More than a hundred scuba divers gathered 103 kilograms of trash and 43 coral-eating crown-of-thorns starfish during the “Dive Against Debris” annual underwater cleanup last Saturday at Crimson Resort in Barangay Mactan, Lapu-Lapu City.
The program was participated in by the divers from Blue Water Maribago Resort, SeaKnights, Philippine Coast Guard Auxiliary, Lapu-Lapu City Divers group, Philippine Air Force, Lapu-Lapu City Police Office, Cebu Korean Dive Shop Association, Scottys Dive Center, Alegria Cebu Divers, Hukas Divers, Liquid Pixel, Jaimes Dive Center, Boyla Divers, PSI Dive and individual volunteers.
The participants were briefed about the activity before being dispatched to coastal waters along the Hilutungan Channel.
The half-day activity gathered trash composed mostly of beverage plastic and glass bottles and tin cans. Some groups also retrieved crown-of-thorns, a kind of star fish that destroys corals.
“Dive Against Debris” is an international event that was created by divers for the preservation of marine life.
“We hold this project each year to raise awareness and keep marine environment healthy and free from foreign debris,” said Andy Berame, the Coastal Law Enforcement and Disaster Risk Reduction Management Officer of Lapu-Lapu City.
Berame said that despite disseminating information about the importance of a clean underwater environment, people are still throwing their trash into the sea.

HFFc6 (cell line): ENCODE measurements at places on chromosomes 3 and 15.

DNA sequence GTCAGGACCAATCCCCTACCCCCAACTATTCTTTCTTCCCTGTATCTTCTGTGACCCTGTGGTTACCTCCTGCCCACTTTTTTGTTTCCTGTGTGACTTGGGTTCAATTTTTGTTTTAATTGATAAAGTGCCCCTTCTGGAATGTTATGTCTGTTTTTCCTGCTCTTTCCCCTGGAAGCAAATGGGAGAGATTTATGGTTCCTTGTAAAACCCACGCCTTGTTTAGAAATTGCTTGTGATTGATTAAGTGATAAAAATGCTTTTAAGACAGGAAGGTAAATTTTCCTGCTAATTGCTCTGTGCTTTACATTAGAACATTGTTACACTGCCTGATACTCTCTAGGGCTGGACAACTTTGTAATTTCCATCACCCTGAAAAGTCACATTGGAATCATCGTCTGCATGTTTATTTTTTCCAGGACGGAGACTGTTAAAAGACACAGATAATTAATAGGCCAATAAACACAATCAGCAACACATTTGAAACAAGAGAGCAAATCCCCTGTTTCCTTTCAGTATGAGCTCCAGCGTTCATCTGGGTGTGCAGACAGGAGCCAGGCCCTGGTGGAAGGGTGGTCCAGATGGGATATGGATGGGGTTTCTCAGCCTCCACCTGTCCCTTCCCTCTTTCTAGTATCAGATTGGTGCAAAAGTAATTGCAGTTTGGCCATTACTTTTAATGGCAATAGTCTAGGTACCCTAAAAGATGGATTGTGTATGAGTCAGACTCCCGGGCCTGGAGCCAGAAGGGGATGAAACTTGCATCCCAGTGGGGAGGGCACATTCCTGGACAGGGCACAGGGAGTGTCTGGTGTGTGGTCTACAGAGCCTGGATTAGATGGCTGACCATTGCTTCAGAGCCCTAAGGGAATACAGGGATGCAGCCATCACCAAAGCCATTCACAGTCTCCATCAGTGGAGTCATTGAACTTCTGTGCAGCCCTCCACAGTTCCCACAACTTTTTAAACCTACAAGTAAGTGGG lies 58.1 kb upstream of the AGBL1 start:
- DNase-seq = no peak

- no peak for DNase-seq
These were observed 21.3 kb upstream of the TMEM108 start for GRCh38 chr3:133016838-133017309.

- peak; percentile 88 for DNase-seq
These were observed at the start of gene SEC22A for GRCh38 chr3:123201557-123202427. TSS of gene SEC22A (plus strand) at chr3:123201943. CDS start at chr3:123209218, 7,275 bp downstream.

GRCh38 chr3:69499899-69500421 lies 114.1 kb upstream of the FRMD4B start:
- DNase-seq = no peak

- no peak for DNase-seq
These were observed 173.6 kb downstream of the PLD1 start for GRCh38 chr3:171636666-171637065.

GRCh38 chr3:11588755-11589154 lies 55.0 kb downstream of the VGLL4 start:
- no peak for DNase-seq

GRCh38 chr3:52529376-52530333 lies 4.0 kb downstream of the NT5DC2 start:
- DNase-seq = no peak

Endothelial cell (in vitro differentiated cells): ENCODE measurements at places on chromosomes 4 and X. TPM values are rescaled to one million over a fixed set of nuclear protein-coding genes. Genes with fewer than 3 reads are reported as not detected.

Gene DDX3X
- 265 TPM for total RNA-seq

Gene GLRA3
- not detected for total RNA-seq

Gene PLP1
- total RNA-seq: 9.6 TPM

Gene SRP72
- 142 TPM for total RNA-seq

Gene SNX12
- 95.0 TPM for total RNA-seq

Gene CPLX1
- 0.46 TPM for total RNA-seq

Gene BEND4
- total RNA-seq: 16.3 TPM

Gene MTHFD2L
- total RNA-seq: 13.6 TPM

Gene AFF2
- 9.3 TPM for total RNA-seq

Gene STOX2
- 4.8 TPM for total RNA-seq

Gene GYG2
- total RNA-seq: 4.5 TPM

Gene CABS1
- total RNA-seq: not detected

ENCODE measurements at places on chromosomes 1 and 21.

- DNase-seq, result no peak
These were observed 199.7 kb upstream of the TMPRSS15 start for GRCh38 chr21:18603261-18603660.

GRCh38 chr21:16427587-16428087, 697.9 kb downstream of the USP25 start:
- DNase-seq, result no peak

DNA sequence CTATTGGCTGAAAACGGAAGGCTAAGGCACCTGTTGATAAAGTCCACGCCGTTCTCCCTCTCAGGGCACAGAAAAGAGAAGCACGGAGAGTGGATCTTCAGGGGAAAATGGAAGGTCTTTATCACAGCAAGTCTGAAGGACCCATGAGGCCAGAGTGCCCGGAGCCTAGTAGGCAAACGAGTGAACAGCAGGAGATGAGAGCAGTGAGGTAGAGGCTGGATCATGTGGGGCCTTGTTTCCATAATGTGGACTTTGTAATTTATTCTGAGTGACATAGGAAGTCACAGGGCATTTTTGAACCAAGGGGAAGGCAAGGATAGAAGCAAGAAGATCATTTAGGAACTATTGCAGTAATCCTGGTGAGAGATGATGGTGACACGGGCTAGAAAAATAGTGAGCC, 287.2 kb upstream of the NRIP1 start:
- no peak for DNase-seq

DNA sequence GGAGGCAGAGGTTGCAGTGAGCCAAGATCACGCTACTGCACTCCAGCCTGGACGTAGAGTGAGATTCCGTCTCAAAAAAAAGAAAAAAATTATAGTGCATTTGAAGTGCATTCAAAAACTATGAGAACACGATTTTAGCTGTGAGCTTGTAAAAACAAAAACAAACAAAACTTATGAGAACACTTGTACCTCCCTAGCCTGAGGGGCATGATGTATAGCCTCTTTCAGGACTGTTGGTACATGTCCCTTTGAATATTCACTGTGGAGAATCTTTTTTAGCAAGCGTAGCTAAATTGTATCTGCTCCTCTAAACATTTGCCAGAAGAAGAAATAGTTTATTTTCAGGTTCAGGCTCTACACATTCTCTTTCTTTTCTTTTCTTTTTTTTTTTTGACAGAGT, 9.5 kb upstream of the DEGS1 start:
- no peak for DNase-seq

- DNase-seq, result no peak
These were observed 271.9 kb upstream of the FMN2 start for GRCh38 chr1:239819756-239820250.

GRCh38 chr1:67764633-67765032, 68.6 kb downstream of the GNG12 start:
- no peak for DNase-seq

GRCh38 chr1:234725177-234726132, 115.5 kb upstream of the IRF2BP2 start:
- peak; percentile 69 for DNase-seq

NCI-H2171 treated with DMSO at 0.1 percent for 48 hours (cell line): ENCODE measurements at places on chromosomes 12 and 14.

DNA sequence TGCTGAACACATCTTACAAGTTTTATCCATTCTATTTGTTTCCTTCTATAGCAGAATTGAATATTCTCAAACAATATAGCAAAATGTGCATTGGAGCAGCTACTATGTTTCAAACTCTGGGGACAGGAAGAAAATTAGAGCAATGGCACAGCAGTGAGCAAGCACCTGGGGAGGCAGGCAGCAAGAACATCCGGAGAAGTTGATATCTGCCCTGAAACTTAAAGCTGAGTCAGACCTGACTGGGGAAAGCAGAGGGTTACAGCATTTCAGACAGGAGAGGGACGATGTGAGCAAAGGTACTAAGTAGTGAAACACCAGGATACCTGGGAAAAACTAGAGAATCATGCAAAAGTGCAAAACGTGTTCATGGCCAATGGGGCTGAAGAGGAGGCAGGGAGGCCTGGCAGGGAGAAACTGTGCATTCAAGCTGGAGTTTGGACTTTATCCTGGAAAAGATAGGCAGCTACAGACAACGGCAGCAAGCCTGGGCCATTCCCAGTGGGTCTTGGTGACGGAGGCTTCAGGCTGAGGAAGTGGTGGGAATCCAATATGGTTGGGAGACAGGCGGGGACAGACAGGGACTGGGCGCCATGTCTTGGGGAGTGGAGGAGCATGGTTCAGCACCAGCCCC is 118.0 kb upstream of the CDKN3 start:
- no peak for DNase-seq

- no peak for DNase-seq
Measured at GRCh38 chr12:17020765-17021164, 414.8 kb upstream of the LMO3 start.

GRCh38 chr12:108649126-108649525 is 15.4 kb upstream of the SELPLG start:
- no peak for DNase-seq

This year’s underwater cleanup program also featured six beautiful women wearing colorful mermaid costumes and an outdoor live band performance.
Lapu-Lapu City acting Vice Mayor Harry Don Radaza said, “With this kind of program, we hope we are able to demonstrate to the people how we love and care our seas,” he said.
Each diver was given a certificate from the host resort, Crimson Resort and Spa.
Nicolas Fidele, the Director of Fun of Crimson Resort, expressed gratitude to the participants and for their concern to the underwater environment.
The marine debris taken from underwater were then brought to Lapu-Lapu City’s Materials Recovery Facility (MRF).
The data they have gathered will be used in more policy making to further protect the sea, said Berame.